Legrew, James (DNB00)
LEGREW, JAMES (1803–1857), sculptor, born at Caterham, Surrey, in 1803, was son of James Legrew, rector of that parish. He was descended from a family of Huguenot refugees settled as weavers in Spitalfields. Legrew was well educated, and acquired a good knowledge of foreign languages, including Hebrew and Syriac. His tastes led him, however, to adopt art as a profession, and he was placed under Sir Francis Leggatt Chantrey [q. v.] to study sculpture. He also became a student of the Royal Academy, where he gained the silver medal in 1824, and the gold medal in 1829, for a group of 'Cassandra dragged from the Altar of Minerva,' which he exhibited at the Royal Academy in 1830. In 1826 he sent 'A Sleeping Boy.' and was a frequent exhibitor in subsequent years. From 1840 to 1842 he travelled in Italy, and worked for some time at Rome. On his return he resided in Ebury Street, Pimlico, removing thence to St. Albania Road, Kensington. He sent to the Westminster Hall competition in 1844 two works, 'The Last Prayer of Ajax' and 'Milton dictating to his Daughters.' He executed several busts and groups, such as 'Samson breaking his Bonds,' 'The Murder of the Innocents,' &c. Unfortunately his mind failed, and he committed suicide at his house in Kensington on 15 Sept. 1857. He was unmarried.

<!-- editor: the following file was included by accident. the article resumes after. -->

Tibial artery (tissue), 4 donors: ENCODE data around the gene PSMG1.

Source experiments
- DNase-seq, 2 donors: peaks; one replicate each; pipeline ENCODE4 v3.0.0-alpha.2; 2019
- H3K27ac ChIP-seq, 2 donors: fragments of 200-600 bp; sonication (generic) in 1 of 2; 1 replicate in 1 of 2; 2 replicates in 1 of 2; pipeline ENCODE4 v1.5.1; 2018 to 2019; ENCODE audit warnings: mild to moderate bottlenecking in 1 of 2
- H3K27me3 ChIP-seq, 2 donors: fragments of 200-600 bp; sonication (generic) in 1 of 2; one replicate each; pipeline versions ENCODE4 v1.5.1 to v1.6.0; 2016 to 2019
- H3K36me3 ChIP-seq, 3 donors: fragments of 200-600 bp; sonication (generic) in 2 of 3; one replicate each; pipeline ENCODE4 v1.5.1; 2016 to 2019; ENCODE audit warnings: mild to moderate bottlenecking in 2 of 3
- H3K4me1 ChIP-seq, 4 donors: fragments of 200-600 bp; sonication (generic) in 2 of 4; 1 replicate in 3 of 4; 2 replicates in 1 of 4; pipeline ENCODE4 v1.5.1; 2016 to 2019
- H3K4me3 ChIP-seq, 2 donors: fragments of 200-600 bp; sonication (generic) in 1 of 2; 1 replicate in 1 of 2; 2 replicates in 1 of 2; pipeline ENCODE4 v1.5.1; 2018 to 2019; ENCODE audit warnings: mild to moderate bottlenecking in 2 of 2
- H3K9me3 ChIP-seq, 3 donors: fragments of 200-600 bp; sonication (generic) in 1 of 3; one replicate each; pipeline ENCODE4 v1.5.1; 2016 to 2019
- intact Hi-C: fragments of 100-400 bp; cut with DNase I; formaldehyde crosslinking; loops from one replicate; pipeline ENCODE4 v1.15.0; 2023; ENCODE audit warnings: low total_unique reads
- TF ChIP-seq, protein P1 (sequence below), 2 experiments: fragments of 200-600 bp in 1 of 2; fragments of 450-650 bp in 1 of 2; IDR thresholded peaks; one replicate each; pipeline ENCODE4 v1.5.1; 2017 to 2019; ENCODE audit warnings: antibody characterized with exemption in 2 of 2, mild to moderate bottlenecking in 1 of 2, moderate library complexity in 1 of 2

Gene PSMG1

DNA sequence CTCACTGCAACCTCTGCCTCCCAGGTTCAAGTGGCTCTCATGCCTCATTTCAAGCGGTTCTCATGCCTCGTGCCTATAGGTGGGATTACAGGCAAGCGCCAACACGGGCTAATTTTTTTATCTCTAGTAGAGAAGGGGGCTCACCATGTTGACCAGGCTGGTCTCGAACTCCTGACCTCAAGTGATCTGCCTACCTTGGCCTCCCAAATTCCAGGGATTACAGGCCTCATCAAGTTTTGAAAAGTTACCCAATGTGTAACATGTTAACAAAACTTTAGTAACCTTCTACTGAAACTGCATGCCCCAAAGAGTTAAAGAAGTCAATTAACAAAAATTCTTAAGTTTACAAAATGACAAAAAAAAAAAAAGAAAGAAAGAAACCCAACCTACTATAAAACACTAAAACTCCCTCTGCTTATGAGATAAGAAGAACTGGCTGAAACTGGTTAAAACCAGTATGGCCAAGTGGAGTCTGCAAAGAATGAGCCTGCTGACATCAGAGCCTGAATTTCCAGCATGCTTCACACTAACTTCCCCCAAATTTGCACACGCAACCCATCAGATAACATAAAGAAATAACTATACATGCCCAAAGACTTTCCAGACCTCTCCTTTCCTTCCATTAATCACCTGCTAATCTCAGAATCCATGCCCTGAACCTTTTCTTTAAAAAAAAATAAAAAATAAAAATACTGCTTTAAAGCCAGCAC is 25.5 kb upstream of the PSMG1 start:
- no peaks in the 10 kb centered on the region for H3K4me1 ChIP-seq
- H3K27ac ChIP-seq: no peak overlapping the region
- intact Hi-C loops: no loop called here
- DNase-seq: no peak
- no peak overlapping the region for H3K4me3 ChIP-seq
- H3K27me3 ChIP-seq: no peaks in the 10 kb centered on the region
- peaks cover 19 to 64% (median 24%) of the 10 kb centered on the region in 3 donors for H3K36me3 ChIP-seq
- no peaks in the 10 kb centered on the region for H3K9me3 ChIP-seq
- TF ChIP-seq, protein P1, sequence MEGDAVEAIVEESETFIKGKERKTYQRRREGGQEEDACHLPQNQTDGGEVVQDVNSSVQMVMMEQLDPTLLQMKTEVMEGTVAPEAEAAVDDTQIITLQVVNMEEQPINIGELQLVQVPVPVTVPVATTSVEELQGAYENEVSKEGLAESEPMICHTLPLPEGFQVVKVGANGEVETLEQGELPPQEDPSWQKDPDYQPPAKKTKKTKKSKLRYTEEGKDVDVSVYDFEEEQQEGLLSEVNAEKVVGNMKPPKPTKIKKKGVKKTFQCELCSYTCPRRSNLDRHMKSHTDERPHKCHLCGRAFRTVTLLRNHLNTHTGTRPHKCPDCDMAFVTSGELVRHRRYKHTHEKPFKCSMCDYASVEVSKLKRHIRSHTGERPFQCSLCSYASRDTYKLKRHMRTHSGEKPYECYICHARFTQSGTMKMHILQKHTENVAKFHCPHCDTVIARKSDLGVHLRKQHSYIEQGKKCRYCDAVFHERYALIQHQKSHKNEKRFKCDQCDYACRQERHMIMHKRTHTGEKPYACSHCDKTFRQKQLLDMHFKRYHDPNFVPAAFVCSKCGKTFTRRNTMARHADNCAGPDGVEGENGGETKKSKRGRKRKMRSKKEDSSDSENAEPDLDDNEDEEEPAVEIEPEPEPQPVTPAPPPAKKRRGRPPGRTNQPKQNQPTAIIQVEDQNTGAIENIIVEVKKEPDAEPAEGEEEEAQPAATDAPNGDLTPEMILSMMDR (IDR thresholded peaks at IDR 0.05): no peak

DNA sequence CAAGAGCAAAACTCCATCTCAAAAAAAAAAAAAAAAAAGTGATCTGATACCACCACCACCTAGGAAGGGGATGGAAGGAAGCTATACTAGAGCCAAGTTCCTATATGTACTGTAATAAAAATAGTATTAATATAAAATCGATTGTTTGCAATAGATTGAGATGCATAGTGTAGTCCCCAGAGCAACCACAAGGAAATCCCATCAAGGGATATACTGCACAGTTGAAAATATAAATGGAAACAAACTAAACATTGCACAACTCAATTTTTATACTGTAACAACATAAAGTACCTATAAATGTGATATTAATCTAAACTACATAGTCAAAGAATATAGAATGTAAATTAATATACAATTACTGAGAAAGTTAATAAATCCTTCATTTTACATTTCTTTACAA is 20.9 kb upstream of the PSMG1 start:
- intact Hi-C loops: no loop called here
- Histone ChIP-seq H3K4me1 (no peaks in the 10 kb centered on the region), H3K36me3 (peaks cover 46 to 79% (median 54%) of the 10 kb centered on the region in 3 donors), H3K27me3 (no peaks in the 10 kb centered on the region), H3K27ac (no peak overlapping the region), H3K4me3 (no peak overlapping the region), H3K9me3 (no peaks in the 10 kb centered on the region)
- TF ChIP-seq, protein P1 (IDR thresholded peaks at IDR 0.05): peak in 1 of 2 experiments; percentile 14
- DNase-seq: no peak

[Redgrave's Dict. of Artists; Graves's Dict. of Artists, 1760-1880; Royal Academy Catalogues; private information.]